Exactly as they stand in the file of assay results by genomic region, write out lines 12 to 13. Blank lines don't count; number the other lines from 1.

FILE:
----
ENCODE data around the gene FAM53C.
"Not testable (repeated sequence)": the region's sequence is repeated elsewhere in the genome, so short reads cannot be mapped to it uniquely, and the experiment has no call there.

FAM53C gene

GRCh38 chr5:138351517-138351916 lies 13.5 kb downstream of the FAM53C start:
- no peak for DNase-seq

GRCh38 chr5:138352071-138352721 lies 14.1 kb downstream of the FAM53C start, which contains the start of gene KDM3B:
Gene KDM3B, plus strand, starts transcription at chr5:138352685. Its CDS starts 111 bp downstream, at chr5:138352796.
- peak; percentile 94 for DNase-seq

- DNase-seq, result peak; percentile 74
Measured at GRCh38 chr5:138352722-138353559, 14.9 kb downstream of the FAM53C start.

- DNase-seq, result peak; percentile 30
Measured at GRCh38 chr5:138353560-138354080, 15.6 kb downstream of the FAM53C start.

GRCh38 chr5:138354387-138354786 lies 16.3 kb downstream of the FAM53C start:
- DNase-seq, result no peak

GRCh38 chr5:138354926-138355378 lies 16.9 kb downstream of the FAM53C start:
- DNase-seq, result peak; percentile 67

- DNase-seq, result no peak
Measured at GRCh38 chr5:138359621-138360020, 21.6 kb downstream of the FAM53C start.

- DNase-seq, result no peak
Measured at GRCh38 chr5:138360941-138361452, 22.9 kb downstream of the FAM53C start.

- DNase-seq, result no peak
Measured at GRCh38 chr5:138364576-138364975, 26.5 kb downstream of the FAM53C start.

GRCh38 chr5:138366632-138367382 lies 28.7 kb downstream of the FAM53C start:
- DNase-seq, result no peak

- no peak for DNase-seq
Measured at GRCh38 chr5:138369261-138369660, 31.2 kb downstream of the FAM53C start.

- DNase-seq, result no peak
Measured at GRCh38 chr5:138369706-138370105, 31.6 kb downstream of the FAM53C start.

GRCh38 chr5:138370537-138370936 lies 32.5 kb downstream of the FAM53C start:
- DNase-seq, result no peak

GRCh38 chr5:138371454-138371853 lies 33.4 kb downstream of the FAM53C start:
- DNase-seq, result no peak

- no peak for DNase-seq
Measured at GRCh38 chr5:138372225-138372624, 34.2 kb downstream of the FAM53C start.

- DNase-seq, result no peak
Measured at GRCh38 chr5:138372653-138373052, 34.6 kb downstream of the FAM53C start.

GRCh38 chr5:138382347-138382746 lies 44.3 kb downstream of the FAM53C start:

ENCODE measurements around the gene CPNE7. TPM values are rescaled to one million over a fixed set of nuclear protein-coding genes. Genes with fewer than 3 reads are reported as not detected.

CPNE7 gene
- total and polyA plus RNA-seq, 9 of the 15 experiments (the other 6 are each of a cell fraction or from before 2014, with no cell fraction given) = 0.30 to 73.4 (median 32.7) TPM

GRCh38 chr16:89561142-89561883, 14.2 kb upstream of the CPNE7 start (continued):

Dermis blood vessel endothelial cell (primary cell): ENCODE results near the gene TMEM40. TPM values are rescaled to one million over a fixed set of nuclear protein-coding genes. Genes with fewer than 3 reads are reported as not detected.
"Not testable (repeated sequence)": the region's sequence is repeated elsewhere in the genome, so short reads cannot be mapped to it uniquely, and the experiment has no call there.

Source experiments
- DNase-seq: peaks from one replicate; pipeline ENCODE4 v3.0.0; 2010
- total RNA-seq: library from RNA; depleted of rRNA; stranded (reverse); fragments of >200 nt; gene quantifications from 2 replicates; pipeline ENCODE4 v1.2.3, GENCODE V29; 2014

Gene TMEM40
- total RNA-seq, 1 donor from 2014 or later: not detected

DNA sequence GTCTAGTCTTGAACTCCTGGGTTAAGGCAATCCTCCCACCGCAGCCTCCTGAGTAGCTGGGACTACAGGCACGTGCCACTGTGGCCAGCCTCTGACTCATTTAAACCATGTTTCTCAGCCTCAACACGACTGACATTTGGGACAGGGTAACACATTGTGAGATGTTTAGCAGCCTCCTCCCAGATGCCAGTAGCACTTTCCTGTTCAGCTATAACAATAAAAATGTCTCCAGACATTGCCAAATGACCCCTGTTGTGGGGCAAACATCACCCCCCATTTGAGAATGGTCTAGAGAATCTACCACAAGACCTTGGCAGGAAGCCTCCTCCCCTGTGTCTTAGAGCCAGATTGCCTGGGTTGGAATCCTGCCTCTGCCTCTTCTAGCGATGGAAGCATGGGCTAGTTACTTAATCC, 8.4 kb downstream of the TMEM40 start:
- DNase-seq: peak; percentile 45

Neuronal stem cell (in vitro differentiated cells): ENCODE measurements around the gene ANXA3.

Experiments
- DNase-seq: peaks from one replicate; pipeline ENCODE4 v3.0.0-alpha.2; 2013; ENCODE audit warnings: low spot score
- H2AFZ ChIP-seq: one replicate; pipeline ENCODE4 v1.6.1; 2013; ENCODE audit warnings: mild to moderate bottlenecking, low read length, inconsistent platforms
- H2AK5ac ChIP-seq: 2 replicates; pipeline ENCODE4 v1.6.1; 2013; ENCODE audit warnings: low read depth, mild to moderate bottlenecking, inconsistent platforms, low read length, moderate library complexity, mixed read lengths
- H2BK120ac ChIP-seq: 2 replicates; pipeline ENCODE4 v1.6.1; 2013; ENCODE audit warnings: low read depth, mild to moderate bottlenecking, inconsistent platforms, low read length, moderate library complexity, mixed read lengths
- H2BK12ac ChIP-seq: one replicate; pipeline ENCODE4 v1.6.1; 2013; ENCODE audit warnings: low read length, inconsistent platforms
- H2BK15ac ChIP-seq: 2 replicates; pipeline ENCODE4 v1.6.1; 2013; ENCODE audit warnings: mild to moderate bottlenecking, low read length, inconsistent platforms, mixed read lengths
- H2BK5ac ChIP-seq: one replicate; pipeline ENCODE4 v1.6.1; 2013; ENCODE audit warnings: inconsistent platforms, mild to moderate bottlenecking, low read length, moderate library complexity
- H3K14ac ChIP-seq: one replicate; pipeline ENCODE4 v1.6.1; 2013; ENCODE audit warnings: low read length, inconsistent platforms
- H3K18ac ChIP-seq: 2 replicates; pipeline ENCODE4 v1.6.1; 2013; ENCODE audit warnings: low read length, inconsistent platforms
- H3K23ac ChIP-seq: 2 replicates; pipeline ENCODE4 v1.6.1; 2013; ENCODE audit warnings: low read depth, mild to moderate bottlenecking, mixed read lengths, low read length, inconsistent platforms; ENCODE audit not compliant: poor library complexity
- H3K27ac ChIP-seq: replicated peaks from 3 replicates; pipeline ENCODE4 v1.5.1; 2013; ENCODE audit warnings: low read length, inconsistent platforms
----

Measured at GRCh38 chr5:138353560-138354080, 15.6 kb downstream of the FAM53C start.

GRCh38 chr5:138354387-138354786 lies 16.3 kb downstream of the FAM53C start: